Very soon after the Sunday on which the sermon was preached, the leading clergy of the neighbourhood held high debate together as to how Mr Slope should be put down. In the first place he should never again preach from the pulpit of Barchester cathedral. This was Dr Grantly's earliest dictum; and they all agreed, providing only that they had the power to exclude him. Dr Grantly declared that the power rested with the dean and chapter, observing that no clergyman out of the chapter had a claim to preach there, saving only the bishop himself. To this the dean assented, but alleged that contests on such a subject would be unseemly; to which rejoined a meagre little doctor, one of the cathedral prebendaries, that the contest must be all on the side of Mr Slope if every prebendary were always there ready to take his own place in the pulpit. Cunning little meagre doctor, whom it suits well to live in his own cosy house within Barchester close, and who is well content to have his little fling at Dr Vesey Stanhope and other absentees, whose Italian villas, or enticing London homes, are more tempting than cathedral stalls and residences!

To this answered the burly chancellor, a man rather silent indeed, but very sensible, that absent prebendaries had their vicars, and that in such case the vicar's right to the pulpit was the same as that of the higher order. To which the dean assented, groaning deeply at these truths. Thereupon, however, the meagre doctor remarked that they would be in the hands of their minor canons, one of whom might at any hour betray his trust. Whereon was heard from the burly chancellor an ejaculation sounding somewhat like 'Pooh, pooh, pooh!' but it might have been that the worthy man was but blowing out the heavy breath from his windpipe. Why silence him at all, suggested Mr Harding. Let them not be ashamed to hear what any man might have to preach to them, unless he preached false doctrine; in which case, let the bishop silence him. So spoke our friend; vainly; for human ends must be attained by human means. But the dean saw a ray of hope out of those purblind old eyes of his. Yes, let them tell the bishop how distasteful to them was this Mr Slope: new bishop just come to his seat could not wish to insult his clergy while the gloss was yet fresh on his first apron.

Then up rose Dr Grantly; and, having thus collected the scattered wisdom of his associates, spoke forth with words of deep authority. When I say up rose the archdeacon, I speak of the inner man, which then sprang up to more immediate action, for the doctor had, bodily, been standing all along with his back to the dean's empty firegrate, and the tails of his frock coat supported over his two arms. His hands were in his breeches pockets.

'It is quite clear that this man must not be allowed to preach again in the cathedral. We all see that, except our dear friend here, the milk of whose nature runs so softly, that he would not have the heart to refuse the Pope, the loan of his pulpit, if the Pope would come and ask it. We must not, however, allow the man to preach again here. It is not because his opinion on church matters may be different from ours--with that one would not quarrel. It is because he has purposely insulted us. When he went up into that pulpit last Sunday, his studied object was to give offence to men who had grown old in reverence to those things of which he dared to speak so slightingly. What! To come here a stranger, a young, unknown, and unfriended stranger, and tell us, in the name of the bishop, his master, that we are ignorant of our duties, old-fashioned, and useless! I don't know whether to most admire his courage or his impudence! And one thing I will tell you: that sermon originated solely with the man himself. The bishop was no more a party to it than was the dean here. You all know how grieved I am to see a bishop in this diocese holding the latitudinarian ideas by which Dr Proudie has made himself conspicuous. You all know how greatly I should distrust the opinion of such a man. But in this matter I hold him to be blameless. I believe Dr Proudie has lived too long among gentlemen to be guilty, or to instigate another to be guilty, of so gross an outrage. No! That man uttered what was untrue when he hinted that he was speaking as the mouthpiece of the bishop. It suited his ambitious views at once to throw down the gauntlet to us--here within the walls of our own loved cathedral--here where we have for so many years exercised our ministry, without schism and with good repute. Such an attack upon us, coming from such a quarter, is abominable.'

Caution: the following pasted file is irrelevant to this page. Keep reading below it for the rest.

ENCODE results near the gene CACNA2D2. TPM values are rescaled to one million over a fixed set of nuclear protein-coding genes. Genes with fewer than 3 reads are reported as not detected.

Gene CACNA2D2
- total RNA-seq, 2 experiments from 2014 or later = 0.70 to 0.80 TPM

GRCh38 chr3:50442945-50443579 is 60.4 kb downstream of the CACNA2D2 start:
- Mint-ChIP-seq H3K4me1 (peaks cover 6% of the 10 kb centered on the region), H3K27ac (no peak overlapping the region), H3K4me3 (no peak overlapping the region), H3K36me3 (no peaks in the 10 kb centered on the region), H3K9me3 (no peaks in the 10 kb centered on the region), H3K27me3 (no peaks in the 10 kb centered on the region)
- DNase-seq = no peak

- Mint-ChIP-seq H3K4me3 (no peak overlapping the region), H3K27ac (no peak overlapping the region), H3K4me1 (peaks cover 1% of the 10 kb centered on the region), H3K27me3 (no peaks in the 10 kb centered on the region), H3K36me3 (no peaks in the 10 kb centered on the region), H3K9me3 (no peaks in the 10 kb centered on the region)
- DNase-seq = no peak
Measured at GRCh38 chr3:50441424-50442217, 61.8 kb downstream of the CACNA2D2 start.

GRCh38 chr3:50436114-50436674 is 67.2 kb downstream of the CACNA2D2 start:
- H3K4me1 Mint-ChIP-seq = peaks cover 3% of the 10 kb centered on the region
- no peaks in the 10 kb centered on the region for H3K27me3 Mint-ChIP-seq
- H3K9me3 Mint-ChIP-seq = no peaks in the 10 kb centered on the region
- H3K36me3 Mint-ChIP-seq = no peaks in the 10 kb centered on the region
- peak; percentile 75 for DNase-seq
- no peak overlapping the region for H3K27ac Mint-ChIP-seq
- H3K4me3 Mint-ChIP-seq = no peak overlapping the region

'Abominable,' groaned the dean. 'Abominable,' muttered the meagre doctor. 'Abominable,' re-echoed the chancellor, uttering a sound from the bottom of his deep chest. 'I really think it was,' said Mr Harding.

'Most abominable, and most unjustifiable,' continued the archdeacon. 'But, Mr Dean, thank God, that pulpit is still our own: your own, I should say. That pulpit belongs to the dean and chapter of Barchester Cathedral, and, as yet, Mr Slope is no part of that chapter. You, Mr Dean, have suggested that we should appeal to the bishop to abstain from forcing this man on us; but what if the bishop allow himself to be ruled by his chaplain? In my opinion, the matter is in our own hands. Mr Slope cannot preach there without permission asked and obtained, and let that permission be invariable refused. Let all participation in the ministry of the cathedral service be refused to him. Then, if the bishop choose to interfere, we shall know what answer to make to the bishop. My friend here has suggested that this man may again find his way into the pulpit by undertaking the duty of some of your minor canons; but I am sure that we may fully trust to these gentlemen to support us, when it is known that the dean objects to any such transfer.'